Christian Mindfullness- contemplative prayer at the end of the week

Last Sunday evening we had a slightly different time in church- there was no organ or worship band, nor even a CD or ipod. On arrival the small group of us sat facing the back rather than the front, and when we started there were no notices… what is going on?

We were gathered for our monthly time of worship and prayer, where we’ve been learning some new songs and praying together, often in ways that allow us to be more vulnerable and be more supported than is often the case in our gathered times. On this occasion, however, I wanted to try using some of the ideas around mindfulness, but from a Christian perspective, which has been described by Shaun Lambert appropriately as ‘mindfullness’- not just being aware of what is going on in your head and life, but also filling yourself with God as you do so and orienting your thoughts and actions in response to what you see of God.

This was fairly new to me, and not something I’d led before, so we were all doing something new together- and to honest I was quite glad that only a few folks had come along! But it seemed to go well, and we’ll do it, or something similar, again in the near future. The reason, BTW, that we were facing the back of the church is that we used the Parable of the Good Samaritan from Luke chapter 10 as something to aid our thinking, and we’ve got a large stained glass window depicting that parable a the back of the church…

so:

Mindfulness- consciously stopping to observe and become aware of our thoughts and feelings, in order to move from a place where they control our actions and lives to a place where we are mindful of our intentions- living and acting proactively rather than reactively.

Contemplative prayer, coming into the presence of God, losing ourselves in worship, Lectio Divina and other Christian traditions all use this same idea, and it is based on things we see Jesus doing and the NT church practising.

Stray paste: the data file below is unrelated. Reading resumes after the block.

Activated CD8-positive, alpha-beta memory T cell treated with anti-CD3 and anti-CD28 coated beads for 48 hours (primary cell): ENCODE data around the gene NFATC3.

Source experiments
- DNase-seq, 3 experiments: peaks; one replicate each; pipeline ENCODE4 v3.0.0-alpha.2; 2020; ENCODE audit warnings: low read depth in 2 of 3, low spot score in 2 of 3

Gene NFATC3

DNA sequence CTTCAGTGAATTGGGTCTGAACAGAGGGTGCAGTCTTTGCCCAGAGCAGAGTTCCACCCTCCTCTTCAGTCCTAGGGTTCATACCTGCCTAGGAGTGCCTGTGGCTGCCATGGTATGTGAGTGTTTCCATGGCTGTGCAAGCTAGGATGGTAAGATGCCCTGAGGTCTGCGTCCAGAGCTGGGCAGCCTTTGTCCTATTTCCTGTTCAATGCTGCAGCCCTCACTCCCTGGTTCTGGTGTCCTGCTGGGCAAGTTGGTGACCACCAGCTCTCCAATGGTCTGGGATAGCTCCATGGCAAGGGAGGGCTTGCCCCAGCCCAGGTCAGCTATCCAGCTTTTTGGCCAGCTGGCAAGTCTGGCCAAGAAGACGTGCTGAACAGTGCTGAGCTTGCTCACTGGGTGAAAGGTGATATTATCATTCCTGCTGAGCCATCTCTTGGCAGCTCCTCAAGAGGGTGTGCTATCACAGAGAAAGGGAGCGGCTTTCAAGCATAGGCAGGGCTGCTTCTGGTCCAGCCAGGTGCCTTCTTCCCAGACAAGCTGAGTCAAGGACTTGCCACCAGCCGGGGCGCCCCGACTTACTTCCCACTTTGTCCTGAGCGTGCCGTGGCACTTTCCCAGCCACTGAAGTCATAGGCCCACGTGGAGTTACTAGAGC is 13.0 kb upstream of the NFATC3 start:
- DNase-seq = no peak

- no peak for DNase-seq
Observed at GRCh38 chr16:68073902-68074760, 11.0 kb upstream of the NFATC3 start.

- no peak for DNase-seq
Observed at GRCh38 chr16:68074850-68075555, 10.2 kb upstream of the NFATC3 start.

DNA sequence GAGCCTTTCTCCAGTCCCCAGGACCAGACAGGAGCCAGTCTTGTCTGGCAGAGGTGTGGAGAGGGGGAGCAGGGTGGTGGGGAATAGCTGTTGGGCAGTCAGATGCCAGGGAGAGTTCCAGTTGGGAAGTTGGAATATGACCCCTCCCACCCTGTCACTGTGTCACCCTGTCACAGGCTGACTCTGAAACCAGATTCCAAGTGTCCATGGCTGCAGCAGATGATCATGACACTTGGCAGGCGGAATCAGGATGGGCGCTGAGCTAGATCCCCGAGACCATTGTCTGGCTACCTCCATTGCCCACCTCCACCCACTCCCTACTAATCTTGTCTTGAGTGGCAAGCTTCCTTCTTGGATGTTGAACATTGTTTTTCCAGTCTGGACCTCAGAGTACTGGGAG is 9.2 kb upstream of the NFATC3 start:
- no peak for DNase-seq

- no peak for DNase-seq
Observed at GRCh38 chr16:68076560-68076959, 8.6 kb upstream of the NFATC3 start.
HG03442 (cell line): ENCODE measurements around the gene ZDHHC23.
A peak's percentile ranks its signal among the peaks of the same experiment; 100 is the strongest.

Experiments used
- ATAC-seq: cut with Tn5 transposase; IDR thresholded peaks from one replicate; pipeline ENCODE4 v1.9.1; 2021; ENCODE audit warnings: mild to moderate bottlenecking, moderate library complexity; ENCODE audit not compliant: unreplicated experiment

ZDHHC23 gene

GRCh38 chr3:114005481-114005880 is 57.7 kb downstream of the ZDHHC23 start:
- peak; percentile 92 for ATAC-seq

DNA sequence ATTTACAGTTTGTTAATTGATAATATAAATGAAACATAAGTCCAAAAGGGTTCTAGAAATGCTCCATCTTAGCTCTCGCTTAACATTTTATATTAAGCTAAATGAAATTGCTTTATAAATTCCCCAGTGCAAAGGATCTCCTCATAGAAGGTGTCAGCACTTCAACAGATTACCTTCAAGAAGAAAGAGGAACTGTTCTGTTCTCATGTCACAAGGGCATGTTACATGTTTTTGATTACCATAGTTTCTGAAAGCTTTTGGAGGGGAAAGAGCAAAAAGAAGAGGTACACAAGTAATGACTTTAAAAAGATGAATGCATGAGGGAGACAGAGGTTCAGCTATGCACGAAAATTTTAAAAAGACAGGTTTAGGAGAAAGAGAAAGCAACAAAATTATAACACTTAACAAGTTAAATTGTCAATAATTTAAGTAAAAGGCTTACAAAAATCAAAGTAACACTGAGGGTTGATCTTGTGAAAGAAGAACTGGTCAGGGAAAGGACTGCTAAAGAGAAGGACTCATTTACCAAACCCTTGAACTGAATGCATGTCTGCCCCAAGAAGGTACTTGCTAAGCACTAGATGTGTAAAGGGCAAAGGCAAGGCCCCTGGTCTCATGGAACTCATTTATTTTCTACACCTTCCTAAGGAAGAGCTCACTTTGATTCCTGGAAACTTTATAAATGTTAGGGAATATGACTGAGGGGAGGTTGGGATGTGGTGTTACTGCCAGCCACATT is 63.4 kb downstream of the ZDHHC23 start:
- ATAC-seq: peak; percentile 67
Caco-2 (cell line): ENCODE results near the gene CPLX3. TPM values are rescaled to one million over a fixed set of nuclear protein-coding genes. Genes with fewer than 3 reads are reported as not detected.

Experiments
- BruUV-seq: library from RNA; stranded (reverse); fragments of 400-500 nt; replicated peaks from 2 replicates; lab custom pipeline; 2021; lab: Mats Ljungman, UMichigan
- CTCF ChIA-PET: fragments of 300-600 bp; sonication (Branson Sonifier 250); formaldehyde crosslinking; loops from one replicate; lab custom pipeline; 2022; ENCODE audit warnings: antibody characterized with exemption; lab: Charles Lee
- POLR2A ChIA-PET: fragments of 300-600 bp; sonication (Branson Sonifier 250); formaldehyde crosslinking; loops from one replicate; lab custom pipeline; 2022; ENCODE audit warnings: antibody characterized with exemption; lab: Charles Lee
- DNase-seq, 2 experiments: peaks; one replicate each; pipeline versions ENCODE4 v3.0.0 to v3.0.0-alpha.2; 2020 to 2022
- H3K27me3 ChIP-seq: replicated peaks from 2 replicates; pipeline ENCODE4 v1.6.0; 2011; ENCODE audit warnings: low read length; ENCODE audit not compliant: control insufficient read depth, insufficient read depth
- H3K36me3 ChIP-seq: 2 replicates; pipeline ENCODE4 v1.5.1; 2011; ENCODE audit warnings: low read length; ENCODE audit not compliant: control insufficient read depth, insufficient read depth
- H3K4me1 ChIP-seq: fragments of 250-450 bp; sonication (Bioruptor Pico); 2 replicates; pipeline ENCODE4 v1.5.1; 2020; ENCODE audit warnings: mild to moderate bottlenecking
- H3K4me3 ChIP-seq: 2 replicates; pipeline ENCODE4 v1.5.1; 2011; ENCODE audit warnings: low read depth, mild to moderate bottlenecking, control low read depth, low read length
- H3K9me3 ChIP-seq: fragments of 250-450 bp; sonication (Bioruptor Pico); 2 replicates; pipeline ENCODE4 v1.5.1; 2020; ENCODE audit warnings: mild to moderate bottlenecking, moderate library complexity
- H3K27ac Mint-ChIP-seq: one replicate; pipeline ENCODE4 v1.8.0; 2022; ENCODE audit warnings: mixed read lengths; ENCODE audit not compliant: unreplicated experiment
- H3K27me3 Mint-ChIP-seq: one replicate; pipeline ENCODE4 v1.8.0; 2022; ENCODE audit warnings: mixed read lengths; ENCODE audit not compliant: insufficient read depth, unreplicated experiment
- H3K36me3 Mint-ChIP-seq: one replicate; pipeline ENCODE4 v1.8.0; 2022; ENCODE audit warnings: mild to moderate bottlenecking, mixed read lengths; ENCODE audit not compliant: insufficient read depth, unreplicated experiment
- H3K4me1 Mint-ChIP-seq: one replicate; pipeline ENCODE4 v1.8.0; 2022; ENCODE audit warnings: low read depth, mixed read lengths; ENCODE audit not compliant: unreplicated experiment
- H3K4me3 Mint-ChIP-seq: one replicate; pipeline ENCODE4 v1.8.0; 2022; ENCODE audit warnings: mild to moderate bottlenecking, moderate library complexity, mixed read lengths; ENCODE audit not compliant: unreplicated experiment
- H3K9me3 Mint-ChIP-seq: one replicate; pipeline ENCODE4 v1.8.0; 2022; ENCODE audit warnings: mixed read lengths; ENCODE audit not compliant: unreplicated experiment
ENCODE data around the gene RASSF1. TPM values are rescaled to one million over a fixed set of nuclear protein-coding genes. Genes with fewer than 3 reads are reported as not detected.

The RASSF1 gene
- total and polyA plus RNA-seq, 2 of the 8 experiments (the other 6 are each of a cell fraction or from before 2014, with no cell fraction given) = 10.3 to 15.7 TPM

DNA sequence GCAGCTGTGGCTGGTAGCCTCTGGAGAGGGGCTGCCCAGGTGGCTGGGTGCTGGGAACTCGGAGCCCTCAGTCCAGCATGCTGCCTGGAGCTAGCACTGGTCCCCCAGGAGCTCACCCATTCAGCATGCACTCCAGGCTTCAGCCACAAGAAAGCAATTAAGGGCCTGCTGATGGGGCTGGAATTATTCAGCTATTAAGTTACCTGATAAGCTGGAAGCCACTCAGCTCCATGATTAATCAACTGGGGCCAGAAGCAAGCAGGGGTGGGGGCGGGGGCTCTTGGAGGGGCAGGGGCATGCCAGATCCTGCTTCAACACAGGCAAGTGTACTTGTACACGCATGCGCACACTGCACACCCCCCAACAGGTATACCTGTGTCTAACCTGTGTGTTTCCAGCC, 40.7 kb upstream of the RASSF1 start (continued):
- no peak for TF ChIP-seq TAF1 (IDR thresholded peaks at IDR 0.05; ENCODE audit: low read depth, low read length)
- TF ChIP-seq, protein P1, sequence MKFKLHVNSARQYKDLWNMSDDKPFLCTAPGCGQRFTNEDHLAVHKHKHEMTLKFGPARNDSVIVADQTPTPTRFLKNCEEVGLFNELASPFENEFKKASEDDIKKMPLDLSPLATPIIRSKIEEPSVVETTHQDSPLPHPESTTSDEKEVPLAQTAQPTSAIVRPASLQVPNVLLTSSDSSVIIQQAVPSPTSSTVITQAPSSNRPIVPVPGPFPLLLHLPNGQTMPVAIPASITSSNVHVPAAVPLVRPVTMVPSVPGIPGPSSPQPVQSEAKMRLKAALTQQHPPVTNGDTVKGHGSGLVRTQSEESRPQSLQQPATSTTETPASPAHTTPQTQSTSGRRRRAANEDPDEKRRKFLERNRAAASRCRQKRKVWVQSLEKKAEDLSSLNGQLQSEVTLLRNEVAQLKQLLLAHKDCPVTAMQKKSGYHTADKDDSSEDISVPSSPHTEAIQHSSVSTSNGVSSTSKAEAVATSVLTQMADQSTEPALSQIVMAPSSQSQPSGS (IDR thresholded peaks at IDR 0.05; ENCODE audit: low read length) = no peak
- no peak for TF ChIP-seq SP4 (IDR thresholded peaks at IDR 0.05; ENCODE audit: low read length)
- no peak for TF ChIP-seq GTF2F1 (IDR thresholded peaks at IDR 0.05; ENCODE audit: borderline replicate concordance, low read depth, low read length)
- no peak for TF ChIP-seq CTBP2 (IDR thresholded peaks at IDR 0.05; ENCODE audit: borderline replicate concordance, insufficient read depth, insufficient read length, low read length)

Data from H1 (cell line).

It is similar to secular and Buddhist mindfulness in the same way that all chairs are things to sit on, but they are not the same chair- each form of mindfulness has its own structure and intention, but they share some commonalities.

Why specific Christian mindfulness? Because as Christians we want our intentions to be informed by and sustained by God’s love and will for our lives rather than anything else.

What can mindfulness do? Help us pray, help reduce anxiety and stress, help us to perceive God in the world, help us to live as Christians… or none of them if we choose not to…

What are the pitfalls? Mindfullness isn’t Christianity, it doesn’t replace being part of a church or following Jesus- it’s a useful tool, not the end goal

Some main points:

Being aware of your Body

Observing your thoughts, body and feelings

Accepting them and being Aware of them more fully

Adopting a Compassionate attitude towards ourself and the world- non-judgmental and forgiving

COAL as mnemonic for Bible reading: Curiosity, Openness, Attentively, Living it out

Others like to talk about Lectio Divina… at its heart is reading the Bible so that its truth enters into you rather than you trying to make it fit your truth…

Luke 10.25-38- Parable of the good Samaritan…

I’ll read the passage, then we’ll have some quiet while we each allow it to speak to us- you’ll want to have a Bible to hand, and be sitting somewhere where you can comfortably read, or look at the window…

During the quiet I’ll give a few invitations to how you might like to progress your thoughts

As our time draws to a close we’ll take the opportunity to put down anything- both in terms of things you need to release and let go of, and also to put down on paper any thoughts that you need to retain and reflect on further.

Advertisements

3 thoughts on “Christian Mindfullness- contemplative prayer at the end of the week

    1. those who came really appreciated it… but its hard to say whether those who didn’t come avoided it out of dislike or simply didn’t want to come to an evening time of worship!

  1. I have taken part in something similar as a one-off during a Lent course. I found it really helpful – most satisfying – calming. I would like to do it regularly somewhere (perhaps I ought to do something about this :D). I think it would help in my day-to-day praying as I often find I get distracted easily or I rush through it because of other things happening. Oh dear! I think I ought to find a better time of day for prayer!

Leave a Reply

Fill in your details below or click an icon to log in:

WordPress.com Logo

You are commenting using your WordPress.com account. Log Out / Change )

Twitter picture

You are commenting using your Twitter account. Log Out / Change )

Facebook photo

You are commenting using your Facebook account. Log Out / Change )

Google+ photo

You are commenting using your Google+ account. Log Out / Change )

Connecting to %s